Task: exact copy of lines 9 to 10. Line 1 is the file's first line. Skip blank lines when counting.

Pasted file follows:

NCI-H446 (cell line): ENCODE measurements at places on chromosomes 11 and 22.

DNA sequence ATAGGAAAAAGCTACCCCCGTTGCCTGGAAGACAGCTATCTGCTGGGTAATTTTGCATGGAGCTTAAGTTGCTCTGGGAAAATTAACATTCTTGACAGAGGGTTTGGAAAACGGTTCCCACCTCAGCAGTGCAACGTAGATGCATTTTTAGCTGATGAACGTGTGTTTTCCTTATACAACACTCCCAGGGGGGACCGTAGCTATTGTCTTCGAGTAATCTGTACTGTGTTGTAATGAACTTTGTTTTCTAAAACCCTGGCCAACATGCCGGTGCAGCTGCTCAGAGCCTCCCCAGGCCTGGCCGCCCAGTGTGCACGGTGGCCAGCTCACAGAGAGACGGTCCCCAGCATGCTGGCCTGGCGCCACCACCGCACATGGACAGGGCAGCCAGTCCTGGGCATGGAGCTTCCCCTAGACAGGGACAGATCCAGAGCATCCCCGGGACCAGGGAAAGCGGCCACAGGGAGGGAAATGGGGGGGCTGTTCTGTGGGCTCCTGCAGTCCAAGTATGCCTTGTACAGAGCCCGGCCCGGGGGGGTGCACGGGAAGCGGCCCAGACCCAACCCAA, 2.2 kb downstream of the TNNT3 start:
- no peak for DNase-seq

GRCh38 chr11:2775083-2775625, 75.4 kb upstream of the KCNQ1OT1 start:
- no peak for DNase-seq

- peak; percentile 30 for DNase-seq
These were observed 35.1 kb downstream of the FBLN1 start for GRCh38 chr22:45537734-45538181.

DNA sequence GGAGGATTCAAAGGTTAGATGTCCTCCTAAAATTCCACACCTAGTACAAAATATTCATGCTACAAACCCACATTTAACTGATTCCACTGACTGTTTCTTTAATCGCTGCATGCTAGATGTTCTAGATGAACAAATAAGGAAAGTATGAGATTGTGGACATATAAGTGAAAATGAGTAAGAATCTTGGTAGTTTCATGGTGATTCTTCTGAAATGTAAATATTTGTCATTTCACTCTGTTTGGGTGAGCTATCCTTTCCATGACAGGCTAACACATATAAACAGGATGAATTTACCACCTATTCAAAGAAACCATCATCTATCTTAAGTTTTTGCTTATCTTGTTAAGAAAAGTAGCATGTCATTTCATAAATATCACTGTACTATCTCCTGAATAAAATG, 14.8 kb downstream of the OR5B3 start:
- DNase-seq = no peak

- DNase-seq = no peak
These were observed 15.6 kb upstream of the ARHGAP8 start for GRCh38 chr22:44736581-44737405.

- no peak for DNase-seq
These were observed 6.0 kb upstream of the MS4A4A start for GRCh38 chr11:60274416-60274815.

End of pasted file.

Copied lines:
- DNase-seq = no peak

- DNase-seq = no peak